Inside Doctoring: Stages and Outcomes in the Professional Development of Physicians

By Robert H. Coombs; D. Scott May et al. | Go to book overview

Internship: Preparation or Hazing?

Norman Cousinsand Responding Physicians


INTERNSHIP. PREPARATION OR HAZING?

For the past two years, I have been privileged to visit medical schools and hospitals in various parts of the country. I have been able to meet with medical students and physicians at various stages in their training and their careers. The weakest link in the entire chain of physician training, it seems to me, is the ordeal known as the internship. More specifically, I refer to the theory that it is necessary to put medical school graduates through a human meat grinder before they can qualify as full-fledged physicians. Putting it more delicately, the theory holds that anyone who wants to go into the medical profession must be given a rigorous and systematic exposure to the realities of the physician's life.

How does the internship prepare the physician for the "realities?" What if the "preparation" has the effect of dulling the sensitivities of the physician, or fostering feelings of resentment by an intern toward a patient who has a propensity for feeling his sharpest pains at 3 a.m.? What kind of judgment or scientific competence is it reasonable to expect of a physician who hasn't had any sleep for 32 hours? Is the workload at times not so much a sampling of later challenges as it is an exercise in what I can describe only as disguised hazing at best and systematic desensitization at worst? Is it a good policy to subject seriously ill patients to treatment by physicians who are physically and emotionally exhausted? It was interesting and significant to me that the defense of the practice came from those who, having survived the experience, seemed deter

-92-

Notes for this page

Add a new note
If you are trying to select text to create highlights or citations, remember that you must now click or tap on the first word, and then click or tap on the last word.
One moment ...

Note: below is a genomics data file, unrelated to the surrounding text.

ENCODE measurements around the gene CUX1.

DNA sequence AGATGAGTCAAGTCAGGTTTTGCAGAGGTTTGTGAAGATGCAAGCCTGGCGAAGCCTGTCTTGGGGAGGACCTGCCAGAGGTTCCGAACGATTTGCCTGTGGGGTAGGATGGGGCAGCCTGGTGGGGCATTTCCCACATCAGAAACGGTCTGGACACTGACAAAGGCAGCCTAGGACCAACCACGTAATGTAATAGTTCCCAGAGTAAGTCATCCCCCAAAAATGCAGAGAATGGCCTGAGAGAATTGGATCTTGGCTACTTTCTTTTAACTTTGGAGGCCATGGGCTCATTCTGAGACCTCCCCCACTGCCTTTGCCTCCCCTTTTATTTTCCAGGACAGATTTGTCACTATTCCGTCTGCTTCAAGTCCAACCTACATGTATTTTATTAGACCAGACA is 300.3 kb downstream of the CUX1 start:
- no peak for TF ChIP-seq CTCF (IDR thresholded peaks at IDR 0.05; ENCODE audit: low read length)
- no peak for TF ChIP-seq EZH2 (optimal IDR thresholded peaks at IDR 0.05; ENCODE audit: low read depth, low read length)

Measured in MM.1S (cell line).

Project items

Items saved from this book

This book has been saved
Highlights (0)
Some of your highlights are legacy items.

Highlights saved before July 30, 2012 will not be displayed on their respective source pages.

You can easily re-create the highlights by opening the book page or article, selecting the text, and clicking “Highlight.”

Citations (0)
Some of your citations are legacy items.

Any citation created before July 30, 2012 will labeled as a “Cited page.” New citations will be saved as cited passages, pages or articles.

We also added the ability to view new citations from your projects or the book or article where you created them.

Notes (0)
Bookmarks (0)

You have no saved items from this book

Project items include:
  • Saved book/article
  • Highlights
  • Quotes/citations
  • Notes
  • Bookmarks
Notes
Cite this page

Cited page

Style
Citations are available only to our active members.
Sign up now to cite pages or passages in MLA, APA and Chicago citation styles.

(Einhorn, 1992, p. 25)

(Einhorn 25)

1

1. Lois J. Einhorn, Abraham Lincoln, the Orator: Penetrating the Lincoln Legend (Westport, CT: Greenwood Press, 1992), 25, http://www.questia.com/read/27419298.

Cited page

Bookmark this page
Inside Doctoring: Stages and Outcomes in the Professional Development of Physicians
Table of contents

Table of contents

Settings

Settings

Typeface
Text size Smaller Larger
Search within

Search within this book

Look up

Look up a word

  • Dictionary
  • Thesaurus
Please submit a word or phrase above.
Print this page

Print this page

Why can't I print more than one page at a time?

Full screen
/ 304

matching results for page

Cited passage

Style
Citations are available only to our active members.
Sign up now to cite pages or passages in MLA, APA and Chicago citation styles.

"Portraying himself as an honest, ordinary person helped Lincoln identify with his audiences." (Einhorn, 1992, p. 25).

"Portraying himself as an honest, ordinary person helped Lincoln identify with his audiences." (Einhorn 25)

"Portraying himself as an honest, ordinary person helped Lincoln identify with his audiences."1

1. Lois J. Einhorn, Abraham Lincoln, the Orator: Penetrating the Lincoln Legend (Westport, CT: Greenwood Press, 1992), 25, http://www.questia.com/read/27419298.

Cited passage

Welcome to the new Questia Reader

The Questia Reader has been updated to provide you with an even better online reading experience.  It is now 100% Responsive, which means you can read our books and articles on any sized device you wish.  All of your favorite tools like notes, highlights, and citations are still here, but the way you select text has been updated to be easier to use, especially on touchscreen devices.  Here's how:

1. Click or tap the first word you want to select.
2. Click or tap the last word you want to select.

OK, got it!

Thanks for trying Questia!

Please continue trying out our research tools, but please note, full functionality is available only to our active members.

Your work will be lost once you leave this Web page.

For full access in an ad-free environment, sign up now for a FREE, 1-day trial.

Already a member? Log in now.